In this 3-hour workshop, we’ll focus on the importance of fostering strengths and inclusivity through multidisciplinary expressive arts activities within a clinical or educational plan. We will review some of our work within social environments in need of resilience, particularly those that have struggled with depression, loss, and trauma. Building on the work of well-being and positive psychology experts Peterson and Seligman, and positive art therapy specialists Chilton and Wilkinson, we have developed easy-to-implement, fun processes that foster strengths and resilience through creative activity featuring clay and story. In our observations, which will be illustrated by case materials, working in small groups through storytelling, deep listening, and group creation helps to support a culture of resilience and inclusivity that clinicians, educators, and helping professionals of all types can use in their daily work with people of all ages and circumstances.


Sunday, October 30, 2016

#149 - 156 out of a thousand ways to have a happy artist's life - Cultivating Your Dopamine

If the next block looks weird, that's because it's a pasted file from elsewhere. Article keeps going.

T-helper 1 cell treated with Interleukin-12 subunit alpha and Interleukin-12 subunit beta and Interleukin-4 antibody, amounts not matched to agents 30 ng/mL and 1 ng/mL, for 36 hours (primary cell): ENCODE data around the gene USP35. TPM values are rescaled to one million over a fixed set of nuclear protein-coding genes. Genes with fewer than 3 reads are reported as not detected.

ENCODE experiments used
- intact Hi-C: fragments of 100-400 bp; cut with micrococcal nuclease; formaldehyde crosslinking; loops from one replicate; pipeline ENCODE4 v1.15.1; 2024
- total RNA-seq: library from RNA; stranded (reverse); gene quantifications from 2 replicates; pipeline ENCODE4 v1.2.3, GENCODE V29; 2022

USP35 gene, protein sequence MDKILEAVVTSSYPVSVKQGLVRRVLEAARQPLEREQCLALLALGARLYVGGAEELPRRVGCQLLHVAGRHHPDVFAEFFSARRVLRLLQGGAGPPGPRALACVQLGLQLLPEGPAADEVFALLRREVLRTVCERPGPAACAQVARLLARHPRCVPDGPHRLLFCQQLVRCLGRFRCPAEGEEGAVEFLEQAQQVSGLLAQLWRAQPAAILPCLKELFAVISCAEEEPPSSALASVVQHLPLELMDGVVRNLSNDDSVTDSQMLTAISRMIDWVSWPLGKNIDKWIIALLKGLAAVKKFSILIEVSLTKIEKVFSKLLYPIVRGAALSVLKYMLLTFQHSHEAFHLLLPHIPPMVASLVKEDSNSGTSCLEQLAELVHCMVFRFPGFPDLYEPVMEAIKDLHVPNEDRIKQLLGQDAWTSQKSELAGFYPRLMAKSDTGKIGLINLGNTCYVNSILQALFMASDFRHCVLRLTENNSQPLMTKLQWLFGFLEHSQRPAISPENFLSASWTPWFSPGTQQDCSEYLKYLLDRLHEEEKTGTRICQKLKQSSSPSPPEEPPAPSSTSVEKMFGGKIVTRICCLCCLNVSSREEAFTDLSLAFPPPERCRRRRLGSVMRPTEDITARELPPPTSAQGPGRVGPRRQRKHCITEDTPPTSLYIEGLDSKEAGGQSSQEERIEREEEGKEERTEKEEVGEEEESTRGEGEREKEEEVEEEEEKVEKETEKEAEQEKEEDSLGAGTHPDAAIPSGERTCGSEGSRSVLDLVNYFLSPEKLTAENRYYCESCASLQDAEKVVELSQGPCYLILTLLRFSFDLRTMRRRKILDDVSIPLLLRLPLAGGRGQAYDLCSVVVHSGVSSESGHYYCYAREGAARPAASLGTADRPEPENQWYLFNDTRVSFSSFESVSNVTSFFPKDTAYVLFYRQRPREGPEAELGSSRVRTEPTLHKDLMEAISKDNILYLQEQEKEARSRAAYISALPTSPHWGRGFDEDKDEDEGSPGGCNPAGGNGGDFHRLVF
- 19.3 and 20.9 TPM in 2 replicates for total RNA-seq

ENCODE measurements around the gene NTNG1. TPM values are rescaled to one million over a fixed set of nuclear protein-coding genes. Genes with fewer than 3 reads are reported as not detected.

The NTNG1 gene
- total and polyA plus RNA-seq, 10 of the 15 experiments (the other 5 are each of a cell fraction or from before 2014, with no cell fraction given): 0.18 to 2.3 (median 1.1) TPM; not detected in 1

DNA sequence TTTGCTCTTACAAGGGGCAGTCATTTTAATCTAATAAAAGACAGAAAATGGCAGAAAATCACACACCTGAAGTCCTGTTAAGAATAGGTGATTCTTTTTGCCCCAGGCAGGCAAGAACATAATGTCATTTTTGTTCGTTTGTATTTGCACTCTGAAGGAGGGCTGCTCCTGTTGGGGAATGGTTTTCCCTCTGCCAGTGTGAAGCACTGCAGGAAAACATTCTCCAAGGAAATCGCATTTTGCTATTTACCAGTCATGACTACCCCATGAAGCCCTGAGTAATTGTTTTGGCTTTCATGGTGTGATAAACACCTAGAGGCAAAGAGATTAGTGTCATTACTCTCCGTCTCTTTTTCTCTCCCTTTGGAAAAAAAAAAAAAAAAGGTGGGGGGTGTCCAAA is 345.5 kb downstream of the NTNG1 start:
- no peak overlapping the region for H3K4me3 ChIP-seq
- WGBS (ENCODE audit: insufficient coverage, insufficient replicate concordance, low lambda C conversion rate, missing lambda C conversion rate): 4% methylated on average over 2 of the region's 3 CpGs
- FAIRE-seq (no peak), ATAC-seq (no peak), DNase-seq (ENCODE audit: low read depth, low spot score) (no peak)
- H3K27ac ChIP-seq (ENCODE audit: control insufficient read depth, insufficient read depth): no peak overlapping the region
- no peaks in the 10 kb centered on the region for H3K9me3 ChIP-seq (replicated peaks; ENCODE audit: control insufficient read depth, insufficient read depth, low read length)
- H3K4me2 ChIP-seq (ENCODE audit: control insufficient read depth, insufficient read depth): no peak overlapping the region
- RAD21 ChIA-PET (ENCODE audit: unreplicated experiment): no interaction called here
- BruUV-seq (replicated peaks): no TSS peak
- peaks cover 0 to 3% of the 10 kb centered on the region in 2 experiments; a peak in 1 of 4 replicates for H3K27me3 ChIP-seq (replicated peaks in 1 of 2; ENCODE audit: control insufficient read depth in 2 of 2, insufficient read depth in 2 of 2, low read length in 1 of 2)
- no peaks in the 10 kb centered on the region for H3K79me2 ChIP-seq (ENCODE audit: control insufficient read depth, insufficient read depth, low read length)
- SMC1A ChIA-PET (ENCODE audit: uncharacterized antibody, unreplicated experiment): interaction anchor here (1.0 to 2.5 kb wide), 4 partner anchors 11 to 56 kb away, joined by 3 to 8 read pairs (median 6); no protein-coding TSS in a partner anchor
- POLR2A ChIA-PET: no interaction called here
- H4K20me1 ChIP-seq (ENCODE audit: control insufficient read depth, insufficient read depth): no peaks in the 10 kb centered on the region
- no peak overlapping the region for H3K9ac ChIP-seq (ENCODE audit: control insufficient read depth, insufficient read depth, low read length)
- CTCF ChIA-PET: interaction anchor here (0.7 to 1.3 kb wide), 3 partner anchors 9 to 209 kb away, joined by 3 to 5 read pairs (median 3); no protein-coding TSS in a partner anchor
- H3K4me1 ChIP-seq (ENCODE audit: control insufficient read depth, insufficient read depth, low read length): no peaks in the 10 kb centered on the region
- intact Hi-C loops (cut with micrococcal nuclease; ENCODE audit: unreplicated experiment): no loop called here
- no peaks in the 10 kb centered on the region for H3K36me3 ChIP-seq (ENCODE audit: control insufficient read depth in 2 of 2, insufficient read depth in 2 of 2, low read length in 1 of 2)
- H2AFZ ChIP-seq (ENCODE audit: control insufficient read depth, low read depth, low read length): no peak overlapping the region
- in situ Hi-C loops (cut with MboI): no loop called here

"Don't Give Up"  collage by Lani, textures by FlyPaper.

One thing that makes me a happy artist is discovering that most of my happiest moments have to do with something internal.  Even if I'm delighted with something external like the beauty of the day, it's my attention to that something, that makes me feel happy.  It's the whole brain chemistry activity that is really the source of joy.  That is a freeing observation, that the source of my happiness is right here in my own experience of my life.

Obviously cultivating our positive brain chemistry and hormones can help cultivate our happy artists lives, and reading about simple and cheap ways to do this can be reassuring.  And realizing that we already do a lot to help our dopamine levels is really nice.

I was reading a blog post about 8 great ways to increase our dopamine without drugs, and I realized some of them are embedded in my Morning Pages daily art practice.